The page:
The day you dreaded has come. You have made the decision to move your elderly parent to a nursing home. You know it is the right decision and that she will get good care. But you are worried about the cost. She does not have monthly income sufficient to cover the bill. You can’t afford to pay it for her either. You’re going to have to apply for Medicaid. What if she doesn’t qualify? After all, she does have retirement income that was supporting her decently. It covered her living expenses when she was at home but it’s not enough to cover the nursing home bill. And she does have some assets – a home, a car, a small savings. . . Will she loose the house? She had wanted your brother to inherit that house. He needs it. If she’s not accepted for Medicaid, how will you care for her? She can’t continue living alone. She could live with you, but she needs someone with her at all times. You can’t quit your job to stay with her. How would you keep up with your own bills? It’s frightening. These thoughts and worries keep you awake every night.
The Medicaid system is complex and confusing – and full of traps for the unwary. Unfortunately, there is not a lot of accurate information available. Even the people in the business office at the nursing home don’t fully understand it. But here are some things to keep in mind when applying for long-term care benefits through Medicaid that can make the process easier:
It May Be Possible to Fix Issues that Currently Disqualify You
First, keep in mind that, although it may appear that you don’t qualify due to income or assets, Medicaid does allow for some deductions and exemptions. Once these are properly handled, it is possible that you can qualify, even if you were previously denied or don’t currently meet the guidelines. However, it is important that you do not file a Medicaid application until you know that you qualify. Doing so could result in your application being rejected, which could make it difficult to get qualified later.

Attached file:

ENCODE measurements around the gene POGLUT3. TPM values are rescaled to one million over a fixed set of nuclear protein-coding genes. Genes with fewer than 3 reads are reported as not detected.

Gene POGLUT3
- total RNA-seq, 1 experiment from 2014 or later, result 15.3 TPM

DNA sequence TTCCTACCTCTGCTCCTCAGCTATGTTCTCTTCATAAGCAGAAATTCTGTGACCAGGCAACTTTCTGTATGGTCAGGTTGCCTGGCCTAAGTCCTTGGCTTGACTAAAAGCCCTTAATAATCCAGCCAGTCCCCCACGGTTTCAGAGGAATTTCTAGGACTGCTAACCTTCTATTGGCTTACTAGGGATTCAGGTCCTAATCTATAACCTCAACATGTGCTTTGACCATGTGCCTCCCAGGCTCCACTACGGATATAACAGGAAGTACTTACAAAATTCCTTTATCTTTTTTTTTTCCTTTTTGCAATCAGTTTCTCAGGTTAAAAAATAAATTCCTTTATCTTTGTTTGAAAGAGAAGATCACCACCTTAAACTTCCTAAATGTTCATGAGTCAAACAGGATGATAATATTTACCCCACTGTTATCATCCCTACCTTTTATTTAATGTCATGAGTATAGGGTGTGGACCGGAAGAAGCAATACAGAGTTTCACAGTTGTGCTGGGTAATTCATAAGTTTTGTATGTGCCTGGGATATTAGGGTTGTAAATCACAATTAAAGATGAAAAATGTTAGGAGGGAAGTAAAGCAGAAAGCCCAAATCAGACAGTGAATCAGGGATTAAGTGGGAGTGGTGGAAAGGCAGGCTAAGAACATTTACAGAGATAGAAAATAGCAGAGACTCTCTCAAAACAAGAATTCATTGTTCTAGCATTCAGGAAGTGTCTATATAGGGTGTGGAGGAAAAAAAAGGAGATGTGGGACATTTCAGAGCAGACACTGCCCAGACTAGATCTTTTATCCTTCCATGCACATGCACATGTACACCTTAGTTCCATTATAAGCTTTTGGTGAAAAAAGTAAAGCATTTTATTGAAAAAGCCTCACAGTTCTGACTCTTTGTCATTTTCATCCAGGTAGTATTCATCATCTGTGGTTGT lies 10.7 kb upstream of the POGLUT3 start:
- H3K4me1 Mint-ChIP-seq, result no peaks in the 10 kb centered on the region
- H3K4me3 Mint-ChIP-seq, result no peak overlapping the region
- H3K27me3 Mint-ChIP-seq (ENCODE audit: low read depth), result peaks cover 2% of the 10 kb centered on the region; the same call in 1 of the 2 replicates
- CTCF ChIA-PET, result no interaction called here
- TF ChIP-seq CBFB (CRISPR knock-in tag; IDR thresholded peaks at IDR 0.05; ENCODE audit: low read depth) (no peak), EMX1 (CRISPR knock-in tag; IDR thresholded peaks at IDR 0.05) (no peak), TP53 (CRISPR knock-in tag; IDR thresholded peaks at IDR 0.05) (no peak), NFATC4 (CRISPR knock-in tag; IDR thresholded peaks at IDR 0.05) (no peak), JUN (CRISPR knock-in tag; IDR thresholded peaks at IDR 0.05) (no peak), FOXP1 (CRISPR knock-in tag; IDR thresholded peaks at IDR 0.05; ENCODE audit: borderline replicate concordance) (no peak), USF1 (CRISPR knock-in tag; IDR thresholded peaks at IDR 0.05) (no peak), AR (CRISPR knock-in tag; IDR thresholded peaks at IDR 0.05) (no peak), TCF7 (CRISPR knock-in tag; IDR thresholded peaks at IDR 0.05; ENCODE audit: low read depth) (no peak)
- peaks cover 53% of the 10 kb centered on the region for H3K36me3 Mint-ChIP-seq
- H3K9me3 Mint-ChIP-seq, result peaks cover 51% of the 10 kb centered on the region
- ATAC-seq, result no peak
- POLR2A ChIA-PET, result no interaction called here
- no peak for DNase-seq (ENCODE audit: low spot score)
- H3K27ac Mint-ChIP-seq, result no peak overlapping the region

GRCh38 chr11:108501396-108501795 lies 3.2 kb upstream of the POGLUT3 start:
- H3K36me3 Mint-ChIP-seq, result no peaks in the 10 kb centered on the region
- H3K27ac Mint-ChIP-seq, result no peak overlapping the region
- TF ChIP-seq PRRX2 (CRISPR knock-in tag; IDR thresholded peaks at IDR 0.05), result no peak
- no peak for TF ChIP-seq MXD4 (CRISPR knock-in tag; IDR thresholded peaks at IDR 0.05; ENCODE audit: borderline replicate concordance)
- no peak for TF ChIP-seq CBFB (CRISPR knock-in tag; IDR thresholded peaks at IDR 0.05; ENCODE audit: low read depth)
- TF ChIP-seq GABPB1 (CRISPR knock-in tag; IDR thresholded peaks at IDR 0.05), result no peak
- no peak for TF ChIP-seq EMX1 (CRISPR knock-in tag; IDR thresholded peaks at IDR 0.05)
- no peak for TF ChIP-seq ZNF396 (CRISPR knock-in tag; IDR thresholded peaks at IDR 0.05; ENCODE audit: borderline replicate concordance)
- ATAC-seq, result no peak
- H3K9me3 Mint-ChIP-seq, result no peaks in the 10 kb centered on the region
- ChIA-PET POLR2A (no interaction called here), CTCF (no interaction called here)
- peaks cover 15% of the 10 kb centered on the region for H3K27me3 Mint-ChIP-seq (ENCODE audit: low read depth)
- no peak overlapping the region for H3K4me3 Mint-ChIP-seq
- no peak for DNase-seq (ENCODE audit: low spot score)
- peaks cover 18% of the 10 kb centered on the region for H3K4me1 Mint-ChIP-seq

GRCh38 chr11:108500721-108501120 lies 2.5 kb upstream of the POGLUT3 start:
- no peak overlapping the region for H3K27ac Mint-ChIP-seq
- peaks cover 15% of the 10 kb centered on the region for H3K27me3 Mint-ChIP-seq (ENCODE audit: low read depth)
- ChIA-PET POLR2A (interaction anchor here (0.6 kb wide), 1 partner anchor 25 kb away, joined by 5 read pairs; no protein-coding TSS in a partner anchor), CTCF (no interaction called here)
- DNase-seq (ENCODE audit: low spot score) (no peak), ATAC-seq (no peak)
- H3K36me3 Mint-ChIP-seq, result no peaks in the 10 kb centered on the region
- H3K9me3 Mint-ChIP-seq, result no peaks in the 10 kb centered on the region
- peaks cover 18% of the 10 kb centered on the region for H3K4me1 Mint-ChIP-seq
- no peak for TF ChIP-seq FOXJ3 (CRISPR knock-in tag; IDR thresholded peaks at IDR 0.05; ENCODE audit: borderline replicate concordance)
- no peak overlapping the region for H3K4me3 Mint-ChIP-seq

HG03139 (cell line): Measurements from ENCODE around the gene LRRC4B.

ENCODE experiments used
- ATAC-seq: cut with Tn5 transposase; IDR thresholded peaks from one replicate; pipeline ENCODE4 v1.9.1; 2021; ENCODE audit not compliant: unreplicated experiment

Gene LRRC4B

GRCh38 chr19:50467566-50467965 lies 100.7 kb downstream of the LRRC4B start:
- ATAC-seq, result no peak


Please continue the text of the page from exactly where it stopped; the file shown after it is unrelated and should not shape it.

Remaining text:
Don’t Let the Nursing Home File Your Application!
Most nursing homes will file a medicaid application for you for free. While this may seem like a good option, it can be a disaster. The nursing home cannot and will not properly analyze your income and assets to determine if you qualify for medicaid. And if you don’t qualify, they cannot advise you on how to become qualified. Nursing homes merely process the application and wait for the response. If your application is rejected, then you are out of luck. Getting a rejection from Medicaid can make it difficult, if not impossible, to later qualify and robs you of your ability to do the pre-planning that would have resulted in an approval. It is crucial that your planning be done BEFORE filing your application to avoid this.
Don’t Sell, Gift or Transfer any assets!
Medicaid has a 5-year “look back” period – meaning that if you transfer any assets within the 5 years immediately prior to application, you will incur a penalty and may be disqualified completely. Medicaid does allow for some exemptions. There are proper and legal ways to exempt certain assets and re-direct some income for the benefit of the applicant or a spouse remaining at home. But these actions must be undertaken very carefully if the penalty is to be avoided. If you have already transferred assets, don’t despair! Usually, these transfers can be fixed and you can still qualify.
If you are concerned about whether or not you will qualify, don’t try to handle it alone. Consult a Medicaid attorney. A Medicaid attorney can guide you through the Medicaid application process to ensure that you receive all deductions and exemptions you’re entitled to and get your claim approved quickly.
Although the process can feel overwhelming, confusing and frustrating – and can cost you money unnecessarily if proper planning is not done – with good guidance, the planning and paperwork can be done quickly. So even if you are facing an immediate need, help is available.